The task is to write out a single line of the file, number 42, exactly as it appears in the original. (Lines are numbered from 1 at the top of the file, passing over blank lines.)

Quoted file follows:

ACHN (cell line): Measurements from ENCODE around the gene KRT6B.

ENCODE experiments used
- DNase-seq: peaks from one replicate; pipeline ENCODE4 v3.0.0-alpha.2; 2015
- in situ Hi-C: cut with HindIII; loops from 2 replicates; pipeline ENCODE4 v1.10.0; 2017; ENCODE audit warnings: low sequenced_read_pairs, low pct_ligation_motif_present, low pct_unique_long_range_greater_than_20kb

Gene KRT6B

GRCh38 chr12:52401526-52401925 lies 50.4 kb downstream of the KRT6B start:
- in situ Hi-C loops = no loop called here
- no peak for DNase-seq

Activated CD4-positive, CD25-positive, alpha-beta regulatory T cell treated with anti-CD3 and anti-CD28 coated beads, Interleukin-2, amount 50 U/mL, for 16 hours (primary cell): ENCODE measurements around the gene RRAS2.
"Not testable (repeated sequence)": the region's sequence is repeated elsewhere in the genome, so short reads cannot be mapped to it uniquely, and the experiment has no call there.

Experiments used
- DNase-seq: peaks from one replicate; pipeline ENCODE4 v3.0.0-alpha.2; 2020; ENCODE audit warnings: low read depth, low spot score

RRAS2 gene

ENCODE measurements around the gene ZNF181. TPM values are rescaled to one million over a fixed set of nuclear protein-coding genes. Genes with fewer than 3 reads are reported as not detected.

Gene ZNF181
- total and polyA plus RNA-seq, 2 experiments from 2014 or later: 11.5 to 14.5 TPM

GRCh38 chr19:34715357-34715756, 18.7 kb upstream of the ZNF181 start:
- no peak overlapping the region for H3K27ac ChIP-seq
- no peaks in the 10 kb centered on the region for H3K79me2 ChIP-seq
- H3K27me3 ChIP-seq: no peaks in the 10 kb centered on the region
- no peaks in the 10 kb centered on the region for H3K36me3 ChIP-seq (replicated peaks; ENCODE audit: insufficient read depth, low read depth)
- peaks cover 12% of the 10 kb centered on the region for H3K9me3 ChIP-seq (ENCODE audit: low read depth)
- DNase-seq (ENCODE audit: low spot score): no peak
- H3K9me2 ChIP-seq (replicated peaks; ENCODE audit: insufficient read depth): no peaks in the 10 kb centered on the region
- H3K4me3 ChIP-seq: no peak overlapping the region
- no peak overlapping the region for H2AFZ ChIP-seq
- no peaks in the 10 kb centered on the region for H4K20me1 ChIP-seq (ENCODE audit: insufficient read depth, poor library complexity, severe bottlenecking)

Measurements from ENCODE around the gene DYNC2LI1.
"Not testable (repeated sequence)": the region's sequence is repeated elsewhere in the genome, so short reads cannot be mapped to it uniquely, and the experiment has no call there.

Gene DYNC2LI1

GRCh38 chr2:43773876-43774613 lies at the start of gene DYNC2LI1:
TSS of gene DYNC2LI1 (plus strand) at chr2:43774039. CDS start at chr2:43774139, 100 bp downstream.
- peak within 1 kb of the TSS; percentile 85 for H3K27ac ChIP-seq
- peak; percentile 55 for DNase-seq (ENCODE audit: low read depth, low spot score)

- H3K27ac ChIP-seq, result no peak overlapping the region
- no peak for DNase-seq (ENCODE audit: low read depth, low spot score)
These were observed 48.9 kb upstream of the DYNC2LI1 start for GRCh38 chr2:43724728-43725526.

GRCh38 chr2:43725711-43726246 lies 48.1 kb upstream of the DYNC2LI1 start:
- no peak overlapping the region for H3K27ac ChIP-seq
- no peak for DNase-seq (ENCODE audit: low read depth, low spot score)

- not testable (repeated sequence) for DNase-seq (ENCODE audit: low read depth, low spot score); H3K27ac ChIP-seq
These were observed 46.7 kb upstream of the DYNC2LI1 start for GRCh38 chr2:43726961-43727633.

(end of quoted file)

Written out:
These were observed 46.7 kb upstream of the DYNC2LI1 start for GRCh38 chr2:43726961-43727633.